Only thing I dislike with this style of upgrade is that I have one program that has to be reinstalled each time.

  7. Anonymous Coward
    Anonymous Coward

    Well, well, well...

    I am either an unlucky reviewer or some bugs remain, because I soon hit unexpected behaviour.

    All expected behaviour.

    Problems installing/uninstalling, or even recovering to a known good situation?

    Expected behaviour, of course.

    Windows becomes an annoying piece of buggery where form dominates function but fitness for purpose is AWOL?

    Expected behaviour.

    Windows-managed Death Star explodes during routine military operations?

    Expected behaviour!

  8. Roland6 Silver badge

    "including Ubuntu on Windows 10"

    An indication of the direction MS are taking Windows development?

    I wonder if Ubuntu applications such as LibreOffice are as well integrated into the Windows 10 desktop as XP-Mode applications were on Win7...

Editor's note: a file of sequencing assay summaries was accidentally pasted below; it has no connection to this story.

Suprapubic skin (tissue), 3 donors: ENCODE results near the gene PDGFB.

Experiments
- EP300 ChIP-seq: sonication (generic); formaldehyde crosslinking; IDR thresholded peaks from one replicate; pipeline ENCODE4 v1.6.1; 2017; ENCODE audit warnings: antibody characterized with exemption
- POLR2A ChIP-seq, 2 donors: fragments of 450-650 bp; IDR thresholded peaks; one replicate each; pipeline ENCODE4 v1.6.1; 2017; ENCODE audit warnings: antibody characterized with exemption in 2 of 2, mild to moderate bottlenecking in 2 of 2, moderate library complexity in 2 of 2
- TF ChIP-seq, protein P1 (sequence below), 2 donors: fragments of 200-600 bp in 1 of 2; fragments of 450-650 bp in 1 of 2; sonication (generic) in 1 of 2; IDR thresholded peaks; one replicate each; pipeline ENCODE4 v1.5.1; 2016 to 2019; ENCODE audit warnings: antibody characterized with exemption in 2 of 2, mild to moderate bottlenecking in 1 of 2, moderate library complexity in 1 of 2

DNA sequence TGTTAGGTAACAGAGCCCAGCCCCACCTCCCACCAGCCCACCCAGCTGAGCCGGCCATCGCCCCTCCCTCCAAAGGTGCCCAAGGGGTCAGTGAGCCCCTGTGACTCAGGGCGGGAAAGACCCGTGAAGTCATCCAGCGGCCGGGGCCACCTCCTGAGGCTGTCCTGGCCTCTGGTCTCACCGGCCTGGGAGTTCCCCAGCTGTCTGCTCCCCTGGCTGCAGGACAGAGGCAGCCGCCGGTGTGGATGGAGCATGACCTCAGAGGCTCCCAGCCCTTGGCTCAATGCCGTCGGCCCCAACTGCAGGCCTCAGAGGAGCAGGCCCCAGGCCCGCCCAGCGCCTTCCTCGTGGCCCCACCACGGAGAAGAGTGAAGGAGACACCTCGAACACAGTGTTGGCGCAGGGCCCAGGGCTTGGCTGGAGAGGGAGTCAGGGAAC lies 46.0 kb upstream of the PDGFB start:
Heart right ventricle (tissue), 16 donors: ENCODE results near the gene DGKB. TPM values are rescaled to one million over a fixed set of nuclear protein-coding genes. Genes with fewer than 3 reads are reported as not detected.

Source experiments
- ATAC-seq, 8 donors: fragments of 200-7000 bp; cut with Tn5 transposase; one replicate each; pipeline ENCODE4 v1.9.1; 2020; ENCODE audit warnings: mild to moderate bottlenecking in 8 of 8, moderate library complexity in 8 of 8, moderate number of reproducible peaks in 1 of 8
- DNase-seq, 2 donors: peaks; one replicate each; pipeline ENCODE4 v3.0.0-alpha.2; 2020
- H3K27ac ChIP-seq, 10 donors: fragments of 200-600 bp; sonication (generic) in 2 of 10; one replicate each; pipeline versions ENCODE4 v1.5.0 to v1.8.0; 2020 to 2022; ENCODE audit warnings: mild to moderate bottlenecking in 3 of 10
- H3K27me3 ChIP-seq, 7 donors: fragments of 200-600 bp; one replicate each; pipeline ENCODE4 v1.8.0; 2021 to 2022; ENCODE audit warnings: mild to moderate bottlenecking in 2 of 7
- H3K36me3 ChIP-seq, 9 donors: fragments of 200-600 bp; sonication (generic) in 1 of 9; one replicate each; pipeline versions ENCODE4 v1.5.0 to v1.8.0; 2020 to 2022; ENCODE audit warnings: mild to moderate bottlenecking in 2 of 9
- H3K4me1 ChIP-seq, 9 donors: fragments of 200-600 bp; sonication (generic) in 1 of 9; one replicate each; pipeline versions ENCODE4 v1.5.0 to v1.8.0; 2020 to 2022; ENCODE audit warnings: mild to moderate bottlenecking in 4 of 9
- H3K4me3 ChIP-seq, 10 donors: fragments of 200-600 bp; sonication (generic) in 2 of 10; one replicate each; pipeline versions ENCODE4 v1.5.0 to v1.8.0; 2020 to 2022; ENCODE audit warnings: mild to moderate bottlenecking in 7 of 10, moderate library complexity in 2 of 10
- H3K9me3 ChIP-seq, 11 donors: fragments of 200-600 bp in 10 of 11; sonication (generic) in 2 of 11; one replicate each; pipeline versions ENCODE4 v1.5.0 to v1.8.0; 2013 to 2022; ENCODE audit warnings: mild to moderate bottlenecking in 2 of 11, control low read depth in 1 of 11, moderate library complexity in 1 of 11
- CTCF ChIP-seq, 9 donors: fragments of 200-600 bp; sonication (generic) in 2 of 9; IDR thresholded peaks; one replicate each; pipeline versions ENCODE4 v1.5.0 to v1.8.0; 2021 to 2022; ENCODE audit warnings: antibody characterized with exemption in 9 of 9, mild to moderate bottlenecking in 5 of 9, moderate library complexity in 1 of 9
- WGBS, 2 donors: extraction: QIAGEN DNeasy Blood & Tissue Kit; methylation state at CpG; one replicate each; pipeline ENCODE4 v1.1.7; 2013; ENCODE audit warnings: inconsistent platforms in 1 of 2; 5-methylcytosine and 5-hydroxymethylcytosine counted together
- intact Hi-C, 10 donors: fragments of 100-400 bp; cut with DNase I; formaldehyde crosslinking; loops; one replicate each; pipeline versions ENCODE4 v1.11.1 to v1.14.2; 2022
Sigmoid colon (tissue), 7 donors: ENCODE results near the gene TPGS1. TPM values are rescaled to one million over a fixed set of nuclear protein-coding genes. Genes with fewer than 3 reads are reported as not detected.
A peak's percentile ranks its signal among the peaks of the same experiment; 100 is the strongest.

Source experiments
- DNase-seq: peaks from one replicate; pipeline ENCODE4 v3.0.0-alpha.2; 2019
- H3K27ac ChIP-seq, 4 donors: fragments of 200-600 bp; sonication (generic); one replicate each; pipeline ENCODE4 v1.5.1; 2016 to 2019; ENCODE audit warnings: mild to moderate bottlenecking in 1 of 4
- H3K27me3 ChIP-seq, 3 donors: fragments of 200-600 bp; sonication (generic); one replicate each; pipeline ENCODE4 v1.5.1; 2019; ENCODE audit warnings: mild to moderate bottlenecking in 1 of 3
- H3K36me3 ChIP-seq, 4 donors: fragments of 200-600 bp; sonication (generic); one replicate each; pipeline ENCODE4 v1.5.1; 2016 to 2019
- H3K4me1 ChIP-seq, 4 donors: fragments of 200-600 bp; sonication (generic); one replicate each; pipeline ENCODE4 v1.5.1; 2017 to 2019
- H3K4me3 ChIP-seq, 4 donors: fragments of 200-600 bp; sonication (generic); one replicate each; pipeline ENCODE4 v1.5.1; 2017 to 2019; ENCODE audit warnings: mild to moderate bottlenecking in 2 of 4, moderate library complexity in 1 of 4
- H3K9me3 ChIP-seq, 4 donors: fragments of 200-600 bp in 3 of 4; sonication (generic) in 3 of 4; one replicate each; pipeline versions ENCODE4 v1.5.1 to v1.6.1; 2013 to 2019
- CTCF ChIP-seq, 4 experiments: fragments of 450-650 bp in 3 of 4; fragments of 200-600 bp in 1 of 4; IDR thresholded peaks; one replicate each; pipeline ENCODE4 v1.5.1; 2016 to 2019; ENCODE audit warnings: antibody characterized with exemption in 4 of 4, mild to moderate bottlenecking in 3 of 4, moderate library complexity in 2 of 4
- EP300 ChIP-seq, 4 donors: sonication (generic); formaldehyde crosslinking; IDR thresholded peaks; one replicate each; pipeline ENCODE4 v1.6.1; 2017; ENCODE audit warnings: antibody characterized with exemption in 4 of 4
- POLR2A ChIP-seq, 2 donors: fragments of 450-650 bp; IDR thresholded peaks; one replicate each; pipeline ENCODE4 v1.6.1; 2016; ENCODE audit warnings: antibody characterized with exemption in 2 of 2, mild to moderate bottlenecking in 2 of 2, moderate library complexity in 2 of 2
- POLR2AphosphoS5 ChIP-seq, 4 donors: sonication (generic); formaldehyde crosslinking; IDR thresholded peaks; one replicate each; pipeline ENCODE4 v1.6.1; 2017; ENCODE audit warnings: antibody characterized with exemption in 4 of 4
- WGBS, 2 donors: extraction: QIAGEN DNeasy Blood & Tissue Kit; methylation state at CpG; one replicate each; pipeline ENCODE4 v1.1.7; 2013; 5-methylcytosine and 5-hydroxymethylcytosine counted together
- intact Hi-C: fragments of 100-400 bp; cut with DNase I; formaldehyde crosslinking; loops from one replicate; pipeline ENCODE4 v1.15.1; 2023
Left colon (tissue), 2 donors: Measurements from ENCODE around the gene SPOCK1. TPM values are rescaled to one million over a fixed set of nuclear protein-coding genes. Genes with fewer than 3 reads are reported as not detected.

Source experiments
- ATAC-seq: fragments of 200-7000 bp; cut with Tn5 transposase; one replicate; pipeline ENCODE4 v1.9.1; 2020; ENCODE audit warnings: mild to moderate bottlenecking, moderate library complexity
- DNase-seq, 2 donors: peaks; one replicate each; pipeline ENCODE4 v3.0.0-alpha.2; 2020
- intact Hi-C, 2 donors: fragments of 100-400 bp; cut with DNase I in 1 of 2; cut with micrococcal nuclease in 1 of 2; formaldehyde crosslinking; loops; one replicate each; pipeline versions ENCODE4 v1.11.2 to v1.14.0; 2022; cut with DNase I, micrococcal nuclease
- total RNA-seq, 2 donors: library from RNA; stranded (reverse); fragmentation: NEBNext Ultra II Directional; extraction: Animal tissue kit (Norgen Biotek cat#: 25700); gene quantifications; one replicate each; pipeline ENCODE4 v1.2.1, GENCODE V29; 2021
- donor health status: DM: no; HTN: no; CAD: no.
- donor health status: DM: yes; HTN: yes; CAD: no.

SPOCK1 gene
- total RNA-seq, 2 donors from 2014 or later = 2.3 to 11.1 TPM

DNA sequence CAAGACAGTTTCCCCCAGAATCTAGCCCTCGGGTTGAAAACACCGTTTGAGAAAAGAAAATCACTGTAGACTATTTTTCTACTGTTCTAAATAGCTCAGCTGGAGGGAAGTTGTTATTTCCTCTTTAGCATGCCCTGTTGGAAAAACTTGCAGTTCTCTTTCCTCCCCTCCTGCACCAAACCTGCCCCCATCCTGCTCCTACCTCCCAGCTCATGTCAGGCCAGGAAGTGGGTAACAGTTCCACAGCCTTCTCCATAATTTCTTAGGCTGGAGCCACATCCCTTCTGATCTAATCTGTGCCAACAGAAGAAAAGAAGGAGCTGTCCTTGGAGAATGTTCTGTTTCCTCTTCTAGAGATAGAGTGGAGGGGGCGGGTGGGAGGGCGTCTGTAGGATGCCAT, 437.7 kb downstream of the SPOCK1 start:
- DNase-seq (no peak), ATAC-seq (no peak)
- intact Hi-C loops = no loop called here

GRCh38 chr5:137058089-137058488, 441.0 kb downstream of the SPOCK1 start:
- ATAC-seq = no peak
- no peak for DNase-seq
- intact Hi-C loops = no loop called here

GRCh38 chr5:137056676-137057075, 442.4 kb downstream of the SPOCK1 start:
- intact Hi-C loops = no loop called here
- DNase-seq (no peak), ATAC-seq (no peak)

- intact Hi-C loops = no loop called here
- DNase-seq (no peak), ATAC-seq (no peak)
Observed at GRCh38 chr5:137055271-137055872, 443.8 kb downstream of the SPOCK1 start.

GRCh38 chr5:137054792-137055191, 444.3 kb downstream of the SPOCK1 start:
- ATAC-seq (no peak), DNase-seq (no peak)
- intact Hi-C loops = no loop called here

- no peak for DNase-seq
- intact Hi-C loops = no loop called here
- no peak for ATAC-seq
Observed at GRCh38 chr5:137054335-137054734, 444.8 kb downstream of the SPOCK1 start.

1. Richard Plinston

      Re: "including Ubuntu on Windows 10"

      > I wonder if Ubuntu applications such as LibreOffice ...

      Ubuntu on Windows 10 is command line bash and utilities. In theory you could run GUI apps but would need an X-Server.

      1. Roland6 Silver badge

        Re: "including Ubuntu on Windows 10"

        I was mischief making!

        Whilst the Bash on Ubuntu on Windows 10 has been previously announced, the article being about the new stuff in the build, didn't qualify the level of support being offered to Ubuntu in this new edition of W10.. :)

  9. Ken Moorhouse Silver badge

    An early beta

    The screenshot is clearly an early beta..

    The temperature in London 70 degrees? Sunny?

  10. Captain Badmouth

    windows 10

    Not even a triumph of style over function.

  11. Anonymous Coward
    Anonymous Coward

    Oh great more crud I don't want and can't turn off.....

    1. Anonymous Coward
      Anonymous Coward

      You are now caught in David Cronenberg's version of the IT "industry".

      You are entombed in the center of four decaying walls

      > Wake up

      You try to moan but only silence emerges

      > Look

      The walls are covered with what looks like pieces of bubbling flesh growing out of the concrete.